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State of Our Unions: Less Money, Less Marriage

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By Tanya Roth, Esq. on December 09, 2010 6:01 AM

Marriage ... it's an institute you can't disparage, unless, that is, you are a middle class American.

More middle and working class Americans are not only disparaging the idea of marriage, they are turning their backs on it, according to 2010's The State of Our Unions survey from the National Marriage Project.

In a surprising trend, those with more education are getting married more frequently and staying married longer.

The State of Our Unions marriage study shows a clear trend, reports CNN. Right now, 44% of those with only high school diplomas have children without being married. That is more than three times the rate of having children outside of marriage than it was in the so-called wild 1970s. However, for women with a four-year degree, the rate of having children outside of marriage increased only 6%.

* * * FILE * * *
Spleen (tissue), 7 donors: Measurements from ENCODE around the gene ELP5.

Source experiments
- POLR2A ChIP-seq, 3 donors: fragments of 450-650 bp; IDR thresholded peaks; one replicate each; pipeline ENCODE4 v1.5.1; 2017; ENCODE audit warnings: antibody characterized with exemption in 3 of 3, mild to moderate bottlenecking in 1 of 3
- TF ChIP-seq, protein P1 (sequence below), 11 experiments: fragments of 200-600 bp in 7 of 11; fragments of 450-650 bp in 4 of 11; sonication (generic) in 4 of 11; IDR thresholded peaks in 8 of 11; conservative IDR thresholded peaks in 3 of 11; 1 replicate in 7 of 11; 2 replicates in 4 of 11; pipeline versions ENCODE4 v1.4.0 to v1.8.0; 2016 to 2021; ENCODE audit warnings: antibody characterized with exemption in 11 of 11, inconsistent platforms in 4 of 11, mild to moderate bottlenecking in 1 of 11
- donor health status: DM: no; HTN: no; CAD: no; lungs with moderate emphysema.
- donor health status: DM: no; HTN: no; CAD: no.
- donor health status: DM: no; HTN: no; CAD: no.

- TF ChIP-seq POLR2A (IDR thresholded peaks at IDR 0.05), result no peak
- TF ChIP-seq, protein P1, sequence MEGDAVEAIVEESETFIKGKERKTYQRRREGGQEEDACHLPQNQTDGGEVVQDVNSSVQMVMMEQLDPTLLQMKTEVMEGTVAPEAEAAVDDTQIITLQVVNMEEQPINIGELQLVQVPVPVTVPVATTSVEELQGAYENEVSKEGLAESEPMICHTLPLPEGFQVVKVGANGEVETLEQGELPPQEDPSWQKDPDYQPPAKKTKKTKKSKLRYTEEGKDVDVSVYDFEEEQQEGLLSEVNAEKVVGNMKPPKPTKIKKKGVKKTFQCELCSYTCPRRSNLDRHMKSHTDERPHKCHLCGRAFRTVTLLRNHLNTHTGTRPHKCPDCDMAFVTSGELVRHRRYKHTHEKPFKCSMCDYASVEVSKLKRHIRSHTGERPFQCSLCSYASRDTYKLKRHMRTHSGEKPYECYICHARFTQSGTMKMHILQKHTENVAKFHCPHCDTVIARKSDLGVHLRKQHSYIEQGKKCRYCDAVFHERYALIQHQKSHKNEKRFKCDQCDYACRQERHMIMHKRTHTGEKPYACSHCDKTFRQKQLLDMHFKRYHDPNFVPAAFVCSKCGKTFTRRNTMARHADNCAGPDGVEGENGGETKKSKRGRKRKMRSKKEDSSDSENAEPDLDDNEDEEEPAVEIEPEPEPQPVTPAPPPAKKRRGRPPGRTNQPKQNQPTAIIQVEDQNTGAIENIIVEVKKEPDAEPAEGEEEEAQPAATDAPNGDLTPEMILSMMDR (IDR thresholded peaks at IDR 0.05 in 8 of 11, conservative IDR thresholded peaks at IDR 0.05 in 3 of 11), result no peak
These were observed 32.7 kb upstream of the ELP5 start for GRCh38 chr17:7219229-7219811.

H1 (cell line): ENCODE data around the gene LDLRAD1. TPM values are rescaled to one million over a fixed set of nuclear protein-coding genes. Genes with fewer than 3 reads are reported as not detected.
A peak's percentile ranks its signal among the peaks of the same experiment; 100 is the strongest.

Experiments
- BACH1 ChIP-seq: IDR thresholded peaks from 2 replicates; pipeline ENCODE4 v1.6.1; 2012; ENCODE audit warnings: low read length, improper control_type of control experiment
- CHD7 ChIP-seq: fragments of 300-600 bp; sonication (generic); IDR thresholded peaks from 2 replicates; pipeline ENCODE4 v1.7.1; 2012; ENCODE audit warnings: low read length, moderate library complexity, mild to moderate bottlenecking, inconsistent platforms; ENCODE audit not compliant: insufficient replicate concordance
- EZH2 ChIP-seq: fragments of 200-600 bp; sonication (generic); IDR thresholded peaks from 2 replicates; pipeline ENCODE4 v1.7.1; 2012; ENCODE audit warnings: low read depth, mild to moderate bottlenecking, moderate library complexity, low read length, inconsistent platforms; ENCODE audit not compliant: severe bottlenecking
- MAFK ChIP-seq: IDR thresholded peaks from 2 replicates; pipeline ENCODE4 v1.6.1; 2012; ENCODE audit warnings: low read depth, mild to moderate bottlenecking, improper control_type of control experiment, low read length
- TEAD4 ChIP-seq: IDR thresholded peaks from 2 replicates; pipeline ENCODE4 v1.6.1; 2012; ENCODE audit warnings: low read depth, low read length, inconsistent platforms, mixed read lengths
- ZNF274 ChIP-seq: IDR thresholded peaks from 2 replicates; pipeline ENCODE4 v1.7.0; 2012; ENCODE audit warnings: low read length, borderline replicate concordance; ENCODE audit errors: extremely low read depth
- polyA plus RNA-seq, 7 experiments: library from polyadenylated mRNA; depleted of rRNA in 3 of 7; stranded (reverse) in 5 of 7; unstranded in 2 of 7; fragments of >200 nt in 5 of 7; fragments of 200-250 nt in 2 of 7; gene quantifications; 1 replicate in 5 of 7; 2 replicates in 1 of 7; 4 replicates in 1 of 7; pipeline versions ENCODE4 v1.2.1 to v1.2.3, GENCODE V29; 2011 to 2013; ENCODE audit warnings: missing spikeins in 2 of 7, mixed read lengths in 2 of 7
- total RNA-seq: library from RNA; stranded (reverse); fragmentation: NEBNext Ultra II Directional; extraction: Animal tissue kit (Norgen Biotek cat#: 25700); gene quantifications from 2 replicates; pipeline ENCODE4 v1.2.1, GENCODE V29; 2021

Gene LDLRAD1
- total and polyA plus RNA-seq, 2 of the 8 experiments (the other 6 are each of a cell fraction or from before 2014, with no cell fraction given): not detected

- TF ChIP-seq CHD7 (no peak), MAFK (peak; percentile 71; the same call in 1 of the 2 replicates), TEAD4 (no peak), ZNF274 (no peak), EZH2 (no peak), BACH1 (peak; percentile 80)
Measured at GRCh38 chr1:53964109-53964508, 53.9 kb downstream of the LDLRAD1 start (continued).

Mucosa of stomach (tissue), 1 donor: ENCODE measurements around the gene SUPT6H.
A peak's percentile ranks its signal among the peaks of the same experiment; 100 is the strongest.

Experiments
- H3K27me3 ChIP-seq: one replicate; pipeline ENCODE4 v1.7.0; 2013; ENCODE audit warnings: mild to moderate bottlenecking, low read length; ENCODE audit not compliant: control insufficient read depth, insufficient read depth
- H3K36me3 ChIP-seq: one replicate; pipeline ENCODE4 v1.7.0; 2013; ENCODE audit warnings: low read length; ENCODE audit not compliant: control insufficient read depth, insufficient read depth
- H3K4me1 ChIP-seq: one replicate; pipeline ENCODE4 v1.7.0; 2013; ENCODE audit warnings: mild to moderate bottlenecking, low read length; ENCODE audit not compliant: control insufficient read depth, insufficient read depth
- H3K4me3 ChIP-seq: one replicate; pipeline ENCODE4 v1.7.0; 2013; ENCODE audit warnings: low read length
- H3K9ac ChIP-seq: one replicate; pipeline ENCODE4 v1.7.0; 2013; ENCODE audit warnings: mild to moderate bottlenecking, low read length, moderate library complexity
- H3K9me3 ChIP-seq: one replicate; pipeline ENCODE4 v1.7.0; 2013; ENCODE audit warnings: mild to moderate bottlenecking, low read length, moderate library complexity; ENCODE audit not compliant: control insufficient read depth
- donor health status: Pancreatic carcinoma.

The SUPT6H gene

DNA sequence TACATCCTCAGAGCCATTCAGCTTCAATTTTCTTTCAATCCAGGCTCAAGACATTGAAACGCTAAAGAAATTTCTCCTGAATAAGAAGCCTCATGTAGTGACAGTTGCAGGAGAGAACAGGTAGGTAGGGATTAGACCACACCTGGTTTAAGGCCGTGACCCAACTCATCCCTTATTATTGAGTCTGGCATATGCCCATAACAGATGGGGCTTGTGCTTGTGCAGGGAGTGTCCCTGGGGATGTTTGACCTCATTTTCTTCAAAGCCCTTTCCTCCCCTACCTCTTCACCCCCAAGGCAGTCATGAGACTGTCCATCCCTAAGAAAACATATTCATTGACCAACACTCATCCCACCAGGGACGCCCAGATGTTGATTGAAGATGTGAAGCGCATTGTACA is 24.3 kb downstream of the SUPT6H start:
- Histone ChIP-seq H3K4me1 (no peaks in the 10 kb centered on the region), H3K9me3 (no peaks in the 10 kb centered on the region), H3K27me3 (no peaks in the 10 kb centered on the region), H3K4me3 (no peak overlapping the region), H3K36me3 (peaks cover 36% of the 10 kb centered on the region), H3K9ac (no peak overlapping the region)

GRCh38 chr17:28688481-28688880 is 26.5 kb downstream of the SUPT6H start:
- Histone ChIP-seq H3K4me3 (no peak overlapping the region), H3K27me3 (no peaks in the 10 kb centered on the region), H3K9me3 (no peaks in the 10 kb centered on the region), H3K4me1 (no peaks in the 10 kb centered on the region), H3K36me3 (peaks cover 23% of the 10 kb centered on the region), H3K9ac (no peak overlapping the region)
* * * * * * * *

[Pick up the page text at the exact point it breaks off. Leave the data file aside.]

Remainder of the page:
Once we are married, how long are we staying married? Those numbers are changing along class lines as well.

CNN reports that from the 1970s to the 1990s, divorce or separation within the first 10 years of marriage decreased for the highly educated from 15% to 11% and fell from 46% to 36% for the least educated. Then numbers were nearly flat for the moderately educated, going from 36% to just 37%. One of the authors of the study, W. Bradford Wilcox, from the University of Virginia, says the "marriage-mindset" seems to be taking hold of the more educated while the less educated are walking away.

According to a report by NPR, younger couples with less education see kids as a necessity, but not marriage. As the working class was hit hard by the recession, the idea of marriage to a breadwinner is not as prevalent as it once was.

Once upon a time, a man could get a good factory job out of high-school and support a wife and kids. That just doesn't happen anymore. Is that the reason that only the more highly-educated are still taking to the notion of a spouse, 2.5 kids and happily ever after? Because they can still afford it?

The marriage study says the religious attendance and faith in marriage is now a more of a way of life for the highly educated. What could change the mind-set of the less educated? Wilcox says we all need to do a better job of pointing out the advantages of marriage, particularly when it comes to having children. Unless of course, you get divorced.

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